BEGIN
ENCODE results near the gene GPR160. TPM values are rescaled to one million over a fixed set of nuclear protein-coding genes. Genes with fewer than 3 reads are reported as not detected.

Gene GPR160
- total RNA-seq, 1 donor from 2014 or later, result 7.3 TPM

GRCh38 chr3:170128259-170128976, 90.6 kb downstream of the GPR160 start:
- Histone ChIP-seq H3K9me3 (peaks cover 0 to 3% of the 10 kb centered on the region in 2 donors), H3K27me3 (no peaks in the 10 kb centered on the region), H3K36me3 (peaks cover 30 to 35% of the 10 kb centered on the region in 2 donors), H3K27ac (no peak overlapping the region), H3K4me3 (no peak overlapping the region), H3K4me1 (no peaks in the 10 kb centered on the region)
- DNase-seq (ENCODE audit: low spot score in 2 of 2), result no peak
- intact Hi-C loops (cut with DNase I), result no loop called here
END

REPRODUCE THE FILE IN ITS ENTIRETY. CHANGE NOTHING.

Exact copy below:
ENCODE results near the gene GPR160. TPM values are rescaled to one million over a fixed set of nuclear protein-coding genes. Genes with fewer than 3 reads are reported as not detected.

Gene GPR160
- total RNA-seq, 1 donor from 2014 or later, result 7.3 TPM

GRCh38 chr3:170128259-170128976, 90.6 kb downstream of the GPR160 start:
- Histone ChIP-seq H3K9me3 (peaks cover 0 to 3% of the 10 kb centered on the region in 2 donors), H3K27me3 (no peaks in the 10 kb centered on the region), H3K36me3 (peaks cover 30 to 35% of the 10 kb centered on the region in 2 donors), H3K27ac (no peak overlapping the region), H3K4me3 (no peak overlapping the region), H3K4me1 (no peaks in the 10 kb centered on the region)
- DNase-seq (ENCODE audit: low spot score in 2 of 2), result no peak
- intact Hi-C loops (cut with DNase I), result no loop called here